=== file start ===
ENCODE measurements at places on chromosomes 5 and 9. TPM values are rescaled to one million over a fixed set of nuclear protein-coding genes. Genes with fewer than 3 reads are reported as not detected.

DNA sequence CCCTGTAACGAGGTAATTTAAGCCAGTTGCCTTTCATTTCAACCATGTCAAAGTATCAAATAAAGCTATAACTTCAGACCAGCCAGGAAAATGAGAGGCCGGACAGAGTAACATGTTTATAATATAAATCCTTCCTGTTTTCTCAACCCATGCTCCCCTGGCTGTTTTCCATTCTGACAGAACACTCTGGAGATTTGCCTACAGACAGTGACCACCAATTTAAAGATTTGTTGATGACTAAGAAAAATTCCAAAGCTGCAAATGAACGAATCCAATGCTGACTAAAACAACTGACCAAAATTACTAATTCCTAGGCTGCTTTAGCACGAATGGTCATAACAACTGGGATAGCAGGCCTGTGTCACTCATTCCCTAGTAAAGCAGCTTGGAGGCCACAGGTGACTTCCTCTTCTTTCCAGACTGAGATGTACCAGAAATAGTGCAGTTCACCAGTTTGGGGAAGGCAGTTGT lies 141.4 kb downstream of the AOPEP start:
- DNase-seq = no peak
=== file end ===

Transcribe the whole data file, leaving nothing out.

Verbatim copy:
ENCODE measurements at places on chromosomes 5 and 9. TPM values are rescaled to one million over a fixed set of nuclear protein-coding genes. Genes with fewer than 3 reads are reported as not detected.

DNA sequence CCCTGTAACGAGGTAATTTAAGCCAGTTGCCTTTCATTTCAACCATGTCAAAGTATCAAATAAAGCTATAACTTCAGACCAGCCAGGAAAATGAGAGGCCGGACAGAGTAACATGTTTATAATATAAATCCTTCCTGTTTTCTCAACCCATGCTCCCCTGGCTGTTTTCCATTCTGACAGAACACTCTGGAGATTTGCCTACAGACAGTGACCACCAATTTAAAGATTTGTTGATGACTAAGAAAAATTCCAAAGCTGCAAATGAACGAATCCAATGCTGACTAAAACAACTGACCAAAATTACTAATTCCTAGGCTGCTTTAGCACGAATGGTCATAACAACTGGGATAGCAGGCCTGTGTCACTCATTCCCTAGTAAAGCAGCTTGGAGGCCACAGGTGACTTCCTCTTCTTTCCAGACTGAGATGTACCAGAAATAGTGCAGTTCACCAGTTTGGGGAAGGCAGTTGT lies 141.4 kb downstream of the AOPEP start:
- DNase-seq = no peak